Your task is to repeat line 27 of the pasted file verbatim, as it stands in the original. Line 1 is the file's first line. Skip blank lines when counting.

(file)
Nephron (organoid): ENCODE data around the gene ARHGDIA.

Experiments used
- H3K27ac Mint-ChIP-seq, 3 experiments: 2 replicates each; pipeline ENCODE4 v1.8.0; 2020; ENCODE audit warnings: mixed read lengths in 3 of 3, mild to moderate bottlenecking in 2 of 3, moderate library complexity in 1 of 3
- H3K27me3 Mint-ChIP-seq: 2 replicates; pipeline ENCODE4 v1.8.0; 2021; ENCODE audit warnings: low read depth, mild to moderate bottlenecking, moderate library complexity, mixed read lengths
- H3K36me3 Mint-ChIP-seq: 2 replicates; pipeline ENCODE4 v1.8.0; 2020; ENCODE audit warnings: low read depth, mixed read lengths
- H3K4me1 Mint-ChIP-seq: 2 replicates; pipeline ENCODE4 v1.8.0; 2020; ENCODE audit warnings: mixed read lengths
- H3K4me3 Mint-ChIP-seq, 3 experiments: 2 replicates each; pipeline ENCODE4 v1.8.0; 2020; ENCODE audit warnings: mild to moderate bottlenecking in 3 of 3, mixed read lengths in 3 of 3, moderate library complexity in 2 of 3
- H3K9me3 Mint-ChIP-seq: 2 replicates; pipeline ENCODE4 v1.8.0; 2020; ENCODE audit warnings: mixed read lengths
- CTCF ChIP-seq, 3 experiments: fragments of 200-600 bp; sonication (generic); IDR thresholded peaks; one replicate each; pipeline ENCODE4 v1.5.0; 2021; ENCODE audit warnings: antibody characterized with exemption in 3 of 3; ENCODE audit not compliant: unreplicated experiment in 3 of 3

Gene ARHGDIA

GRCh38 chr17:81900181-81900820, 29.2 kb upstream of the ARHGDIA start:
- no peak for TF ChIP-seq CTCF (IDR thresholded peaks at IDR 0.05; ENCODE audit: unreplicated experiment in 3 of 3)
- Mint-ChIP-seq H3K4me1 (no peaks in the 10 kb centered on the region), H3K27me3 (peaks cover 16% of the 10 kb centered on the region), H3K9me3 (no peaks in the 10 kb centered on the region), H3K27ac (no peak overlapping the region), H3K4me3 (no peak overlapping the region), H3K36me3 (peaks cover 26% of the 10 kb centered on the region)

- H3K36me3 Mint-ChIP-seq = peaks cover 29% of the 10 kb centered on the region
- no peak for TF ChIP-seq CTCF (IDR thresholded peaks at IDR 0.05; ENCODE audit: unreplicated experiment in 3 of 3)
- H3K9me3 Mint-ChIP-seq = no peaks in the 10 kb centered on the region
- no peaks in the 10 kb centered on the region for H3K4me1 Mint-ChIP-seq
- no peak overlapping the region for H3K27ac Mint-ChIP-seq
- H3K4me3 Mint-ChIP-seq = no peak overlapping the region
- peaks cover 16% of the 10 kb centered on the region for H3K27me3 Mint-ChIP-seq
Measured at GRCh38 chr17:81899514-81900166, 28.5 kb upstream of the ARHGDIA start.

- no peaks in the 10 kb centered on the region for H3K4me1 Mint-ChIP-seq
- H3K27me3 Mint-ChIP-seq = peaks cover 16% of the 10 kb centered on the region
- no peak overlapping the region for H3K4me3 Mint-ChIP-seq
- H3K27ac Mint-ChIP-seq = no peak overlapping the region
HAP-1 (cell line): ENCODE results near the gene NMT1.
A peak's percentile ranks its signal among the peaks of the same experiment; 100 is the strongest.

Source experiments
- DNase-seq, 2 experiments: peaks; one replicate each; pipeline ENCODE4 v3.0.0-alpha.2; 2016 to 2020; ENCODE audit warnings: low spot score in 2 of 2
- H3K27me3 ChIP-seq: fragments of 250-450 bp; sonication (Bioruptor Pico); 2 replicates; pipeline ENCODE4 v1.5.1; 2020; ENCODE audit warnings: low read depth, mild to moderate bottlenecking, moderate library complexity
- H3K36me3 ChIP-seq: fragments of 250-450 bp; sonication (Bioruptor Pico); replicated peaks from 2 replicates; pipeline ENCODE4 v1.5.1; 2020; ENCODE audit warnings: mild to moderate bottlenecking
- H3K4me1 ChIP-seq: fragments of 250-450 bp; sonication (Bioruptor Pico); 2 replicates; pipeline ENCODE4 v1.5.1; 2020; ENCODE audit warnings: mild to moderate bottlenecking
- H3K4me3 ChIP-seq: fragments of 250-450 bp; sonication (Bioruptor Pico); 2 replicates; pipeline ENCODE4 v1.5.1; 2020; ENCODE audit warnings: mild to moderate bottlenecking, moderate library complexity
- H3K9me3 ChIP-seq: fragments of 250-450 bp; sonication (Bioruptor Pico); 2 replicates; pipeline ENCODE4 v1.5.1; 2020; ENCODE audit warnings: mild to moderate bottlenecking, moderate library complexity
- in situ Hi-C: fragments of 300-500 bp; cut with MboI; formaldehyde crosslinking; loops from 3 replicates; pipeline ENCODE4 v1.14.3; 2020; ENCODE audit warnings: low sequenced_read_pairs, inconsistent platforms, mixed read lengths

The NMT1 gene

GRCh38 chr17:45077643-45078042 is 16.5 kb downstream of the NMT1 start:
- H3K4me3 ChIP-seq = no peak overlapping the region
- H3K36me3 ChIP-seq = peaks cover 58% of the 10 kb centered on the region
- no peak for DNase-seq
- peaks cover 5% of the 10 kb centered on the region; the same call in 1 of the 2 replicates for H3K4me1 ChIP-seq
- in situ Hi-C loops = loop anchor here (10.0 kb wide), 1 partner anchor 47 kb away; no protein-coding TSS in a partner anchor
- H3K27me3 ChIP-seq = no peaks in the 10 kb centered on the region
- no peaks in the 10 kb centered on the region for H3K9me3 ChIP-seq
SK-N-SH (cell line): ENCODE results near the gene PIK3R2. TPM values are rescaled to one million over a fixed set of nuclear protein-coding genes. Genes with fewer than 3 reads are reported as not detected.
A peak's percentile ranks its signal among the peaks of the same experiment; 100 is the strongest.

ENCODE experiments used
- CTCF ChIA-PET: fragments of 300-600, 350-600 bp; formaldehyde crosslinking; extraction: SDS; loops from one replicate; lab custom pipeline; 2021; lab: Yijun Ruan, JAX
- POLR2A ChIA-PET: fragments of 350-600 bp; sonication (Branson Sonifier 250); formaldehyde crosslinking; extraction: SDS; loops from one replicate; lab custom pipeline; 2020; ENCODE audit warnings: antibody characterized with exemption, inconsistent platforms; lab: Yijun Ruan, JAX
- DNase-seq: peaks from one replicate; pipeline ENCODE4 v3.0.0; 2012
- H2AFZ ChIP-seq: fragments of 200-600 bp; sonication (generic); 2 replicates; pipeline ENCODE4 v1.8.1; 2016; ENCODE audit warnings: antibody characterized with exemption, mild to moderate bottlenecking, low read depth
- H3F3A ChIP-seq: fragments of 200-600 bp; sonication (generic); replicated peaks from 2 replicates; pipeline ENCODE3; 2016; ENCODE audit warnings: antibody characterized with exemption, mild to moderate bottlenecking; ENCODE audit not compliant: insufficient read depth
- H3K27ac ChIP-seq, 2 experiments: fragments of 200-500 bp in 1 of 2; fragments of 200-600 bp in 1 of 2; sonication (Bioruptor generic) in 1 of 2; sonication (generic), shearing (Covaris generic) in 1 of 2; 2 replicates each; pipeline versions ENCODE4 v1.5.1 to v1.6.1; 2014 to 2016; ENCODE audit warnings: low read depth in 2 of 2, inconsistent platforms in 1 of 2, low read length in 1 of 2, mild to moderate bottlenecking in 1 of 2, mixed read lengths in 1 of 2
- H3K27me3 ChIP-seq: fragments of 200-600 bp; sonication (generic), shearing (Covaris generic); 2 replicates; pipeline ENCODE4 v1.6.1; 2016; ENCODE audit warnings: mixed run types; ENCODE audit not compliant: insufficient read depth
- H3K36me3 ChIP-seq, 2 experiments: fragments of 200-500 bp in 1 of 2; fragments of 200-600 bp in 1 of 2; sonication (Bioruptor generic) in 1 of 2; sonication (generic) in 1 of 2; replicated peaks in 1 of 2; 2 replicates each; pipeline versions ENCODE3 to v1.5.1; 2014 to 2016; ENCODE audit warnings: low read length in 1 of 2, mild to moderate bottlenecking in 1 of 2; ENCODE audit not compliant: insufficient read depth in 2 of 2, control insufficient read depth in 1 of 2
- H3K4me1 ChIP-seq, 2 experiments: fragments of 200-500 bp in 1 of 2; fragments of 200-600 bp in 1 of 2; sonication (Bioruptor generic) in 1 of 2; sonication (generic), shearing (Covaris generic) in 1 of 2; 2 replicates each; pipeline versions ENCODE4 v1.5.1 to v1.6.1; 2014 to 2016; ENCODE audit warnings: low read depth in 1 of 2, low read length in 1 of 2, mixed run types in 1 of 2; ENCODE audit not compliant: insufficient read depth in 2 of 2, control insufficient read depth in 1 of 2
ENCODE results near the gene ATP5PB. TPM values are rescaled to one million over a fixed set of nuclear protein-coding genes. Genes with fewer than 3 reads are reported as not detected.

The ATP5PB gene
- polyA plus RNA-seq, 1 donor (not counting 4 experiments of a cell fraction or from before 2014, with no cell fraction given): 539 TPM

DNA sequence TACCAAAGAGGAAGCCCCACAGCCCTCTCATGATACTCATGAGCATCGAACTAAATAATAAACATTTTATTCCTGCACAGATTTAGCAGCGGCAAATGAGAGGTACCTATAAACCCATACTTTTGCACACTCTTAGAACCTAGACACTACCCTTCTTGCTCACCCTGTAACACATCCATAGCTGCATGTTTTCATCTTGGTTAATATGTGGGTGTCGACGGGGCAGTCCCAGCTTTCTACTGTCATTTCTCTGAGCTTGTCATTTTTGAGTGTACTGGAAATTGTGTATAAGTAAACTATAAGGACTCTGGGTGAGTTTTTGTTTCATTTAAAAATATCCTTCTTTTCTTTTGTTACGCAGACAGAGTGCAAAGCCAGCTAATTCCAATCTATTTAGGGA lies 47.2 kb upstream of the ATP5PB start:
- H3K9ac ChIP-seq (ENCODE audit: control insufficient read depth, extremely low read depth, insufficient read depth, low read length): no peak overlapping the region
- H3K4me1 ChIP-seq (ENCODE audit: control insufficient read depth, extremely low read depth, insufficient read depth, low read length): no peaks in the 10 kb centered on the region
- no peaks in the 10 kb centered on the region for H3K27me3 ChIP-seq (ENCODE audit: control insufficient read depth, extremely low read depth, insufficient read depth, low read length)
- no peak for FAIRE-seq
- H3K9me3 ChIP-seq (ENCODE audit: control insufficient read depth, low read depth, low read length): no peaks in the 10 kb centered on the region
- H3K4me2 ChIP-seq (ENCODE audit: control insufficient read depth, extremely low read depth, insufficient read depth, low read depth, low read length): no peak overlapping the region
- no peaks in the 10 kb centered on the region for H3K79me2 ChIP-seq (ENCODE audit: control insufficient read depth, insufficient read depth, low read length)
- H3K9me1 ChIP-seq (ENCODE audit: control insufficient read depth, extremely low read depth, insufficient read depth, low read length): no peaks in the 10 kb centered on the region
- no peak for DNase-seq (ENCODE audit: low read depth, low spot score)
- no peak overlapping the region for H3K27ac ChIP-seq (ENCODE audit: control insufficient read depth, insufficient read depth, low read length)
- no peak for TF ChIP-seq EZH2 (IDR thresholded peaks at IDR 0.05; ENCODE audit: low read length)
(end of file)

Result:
A peak's percentile ranks its signal among the peaks of the same experiment; 100 is the strongest.